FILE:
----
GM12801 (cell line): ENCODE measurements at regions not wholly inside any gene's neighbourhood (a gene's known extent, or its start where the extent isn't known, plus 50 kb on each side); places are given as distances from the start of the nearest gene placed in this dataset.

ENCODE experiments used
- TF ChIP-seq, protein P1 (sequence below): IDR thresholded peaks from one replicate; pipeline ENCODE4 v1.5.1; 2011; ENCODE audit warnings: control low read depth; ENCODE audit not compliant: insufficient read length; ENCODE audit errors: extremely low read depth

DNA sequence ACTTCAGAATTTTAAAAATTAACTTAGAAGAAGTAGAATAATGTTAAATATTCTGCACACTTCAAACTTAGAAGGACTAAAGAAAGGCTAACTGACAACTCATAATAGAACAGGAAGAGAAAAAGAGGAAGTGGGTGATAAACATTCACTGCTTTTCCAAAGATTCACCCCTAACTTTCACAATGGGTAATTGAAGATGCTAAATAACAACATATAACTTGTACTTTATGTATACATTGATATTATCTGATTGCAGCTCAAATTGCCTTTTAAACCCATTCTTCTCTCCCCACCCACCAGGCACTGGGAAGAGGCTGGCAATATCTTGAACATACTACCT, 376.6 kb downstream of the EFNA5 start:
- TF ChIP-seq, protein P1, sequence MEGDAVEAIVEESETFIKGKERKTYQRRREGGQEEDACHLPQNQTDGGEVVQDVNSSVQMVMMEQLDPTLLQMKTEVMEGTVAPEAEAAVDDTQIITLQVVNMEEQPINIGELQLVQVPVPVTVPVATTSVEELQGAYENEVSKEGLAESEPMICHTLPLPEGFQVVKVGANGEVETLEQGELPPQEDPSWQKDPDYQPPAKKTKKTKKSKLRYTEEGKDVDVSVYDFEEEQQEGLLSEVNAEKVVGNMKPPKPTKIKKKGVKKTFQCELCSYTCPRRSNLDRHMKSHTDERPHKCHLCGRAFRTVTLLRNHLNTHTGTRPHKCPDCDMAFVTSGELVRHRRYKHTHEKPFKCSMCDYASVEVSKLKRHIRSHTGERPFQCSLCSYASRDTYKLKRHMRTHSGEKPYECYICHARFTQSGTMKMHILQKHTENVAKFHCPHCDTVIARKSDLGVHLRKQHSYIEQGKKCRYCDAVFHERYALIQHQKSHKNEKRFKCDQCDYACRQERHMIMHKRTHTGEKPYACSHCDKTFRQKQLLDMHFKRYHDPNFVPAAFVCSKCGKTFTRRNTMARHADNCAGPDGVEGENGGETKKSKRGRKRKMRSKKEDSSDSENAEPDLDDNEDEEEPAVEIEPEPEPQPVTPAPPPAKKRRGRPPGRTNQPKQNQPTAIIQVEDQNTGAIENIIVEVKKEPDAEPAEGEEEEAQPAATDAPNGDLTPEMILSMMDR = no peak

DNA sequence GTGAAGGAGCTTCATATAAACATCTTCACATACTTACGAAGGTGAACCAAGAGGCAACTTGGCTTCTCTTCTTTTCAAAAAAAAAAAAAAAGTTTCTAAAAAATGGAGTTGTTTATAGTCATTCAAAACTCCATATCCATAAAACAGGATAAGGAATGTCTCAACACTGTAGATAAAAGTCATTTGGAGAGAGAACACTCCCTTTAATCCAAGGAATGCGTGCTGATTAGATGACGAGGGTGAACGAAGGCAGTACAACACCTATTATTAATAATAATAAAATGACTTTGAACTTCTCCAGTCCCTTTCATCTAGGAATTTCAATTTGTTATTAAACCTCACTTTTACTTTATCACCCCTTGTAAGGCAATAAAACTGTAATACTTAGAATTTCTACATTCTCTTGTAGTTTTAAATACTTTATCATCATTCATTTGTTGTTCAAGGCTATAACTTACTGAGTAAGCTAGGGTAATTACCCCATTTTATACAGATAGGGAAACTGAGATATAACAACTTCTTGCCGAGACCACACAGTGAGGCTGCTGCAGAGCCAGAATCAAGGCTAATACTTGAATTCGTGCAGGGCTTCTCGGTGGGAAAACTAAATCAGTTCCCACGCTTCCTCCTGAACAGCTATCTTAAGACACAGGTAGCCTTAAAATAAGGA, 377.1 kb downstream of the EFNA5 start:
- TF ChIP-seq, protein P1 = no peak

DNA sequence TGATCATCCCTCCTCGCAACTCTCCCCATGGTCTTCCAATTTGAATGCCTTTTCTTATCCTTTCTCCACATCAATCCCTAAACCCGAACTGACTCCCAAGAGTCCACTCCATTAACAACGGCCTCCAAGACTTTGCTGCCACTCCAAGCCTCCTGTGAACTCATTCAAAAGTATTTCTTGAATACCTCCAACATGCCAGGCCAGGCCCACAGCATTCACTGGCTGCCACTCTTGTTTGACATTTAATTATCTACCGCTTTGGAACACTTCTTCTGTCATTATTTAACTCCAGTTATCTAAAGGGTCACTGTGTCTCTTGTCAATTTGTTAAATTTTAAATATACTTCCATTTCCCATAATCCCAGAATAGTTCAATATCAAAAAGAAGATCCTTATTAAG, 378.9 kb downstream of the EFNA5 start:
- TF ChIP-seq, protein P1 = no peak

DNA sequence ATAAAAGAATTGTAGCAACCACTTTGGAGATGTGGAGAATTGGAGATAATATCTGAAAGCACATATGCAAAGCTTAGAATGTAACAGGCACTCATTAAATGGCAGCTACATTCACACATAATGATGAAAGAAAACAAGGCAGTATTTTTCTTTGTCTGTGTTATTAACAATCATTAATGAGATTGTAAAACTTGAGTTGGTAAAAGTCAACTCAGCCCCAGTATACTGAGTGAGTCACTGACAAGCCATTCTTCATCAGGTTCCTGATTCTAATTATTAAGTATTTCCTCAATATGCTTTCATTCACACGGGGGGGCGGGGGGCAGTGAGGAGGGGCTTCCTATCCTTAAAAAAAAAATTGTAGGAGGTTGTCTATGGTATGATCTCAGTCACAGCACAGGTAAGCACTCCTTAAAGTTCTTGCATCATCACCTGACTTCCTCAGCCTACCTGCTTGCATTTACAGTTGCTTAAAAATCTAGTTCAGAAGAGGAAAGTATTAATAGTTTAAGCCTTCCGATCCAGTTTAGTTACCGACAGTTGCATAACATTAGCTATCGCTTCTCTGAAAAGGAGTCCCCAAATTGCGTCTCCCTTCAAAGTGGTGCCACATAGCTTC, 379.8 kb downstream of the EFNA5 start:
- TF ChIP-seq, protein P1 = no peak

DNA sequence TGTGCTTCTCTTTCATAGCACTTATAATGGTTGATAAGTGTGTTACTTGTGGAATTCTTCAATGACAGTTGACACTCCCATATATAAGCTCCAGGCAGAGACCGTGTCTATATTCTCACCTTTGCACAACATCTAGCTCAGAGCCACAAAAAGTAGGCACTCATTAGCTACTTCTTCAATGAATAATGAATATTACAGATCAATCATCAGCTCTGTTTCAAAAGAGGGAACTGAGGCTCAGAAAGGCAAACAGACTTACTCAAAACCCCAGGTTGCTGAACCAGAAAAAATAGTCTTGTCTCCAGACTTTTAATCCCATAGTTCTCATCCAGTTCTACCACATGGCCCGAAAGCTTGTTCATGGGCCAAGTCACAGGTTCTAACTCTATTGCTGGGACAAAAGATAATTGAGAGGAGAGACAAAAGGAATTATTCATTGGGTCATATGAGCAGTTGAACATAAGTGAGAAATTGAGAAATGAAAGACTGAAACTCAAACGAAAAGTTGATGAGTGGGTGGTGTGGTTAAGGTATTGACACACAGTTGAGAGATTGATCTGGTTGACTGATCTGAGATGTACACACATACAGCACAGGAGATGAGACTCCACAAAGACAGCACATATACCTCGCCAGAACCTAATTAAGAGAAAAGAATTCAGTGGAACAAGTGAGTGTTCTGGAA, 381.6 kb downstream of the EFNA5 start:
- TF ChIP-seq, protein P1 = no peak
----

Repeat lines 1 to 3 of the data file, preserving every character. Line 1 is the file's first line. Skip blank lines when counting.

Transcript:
GM12801 (cell line): ENCODE measurements at regions not wholly inside any gene's neighbourhood (a gene's known extent, or its start where the extent isn't known, plus 50 kb on each side); places are given as distances from the start of the nearest gene placed in this dataset.

ENCODE experiments used
- TF ChIP-seq, protein P1 (sequence below): IDR thresholded peaks from one replicate; pipeline ENCODE4 v1.5.1; 2011; ENCODE audit warnings: control low read depth; ENCODE audit not compliant: insufficient read length; ENCODE audit errors: extremely low read depth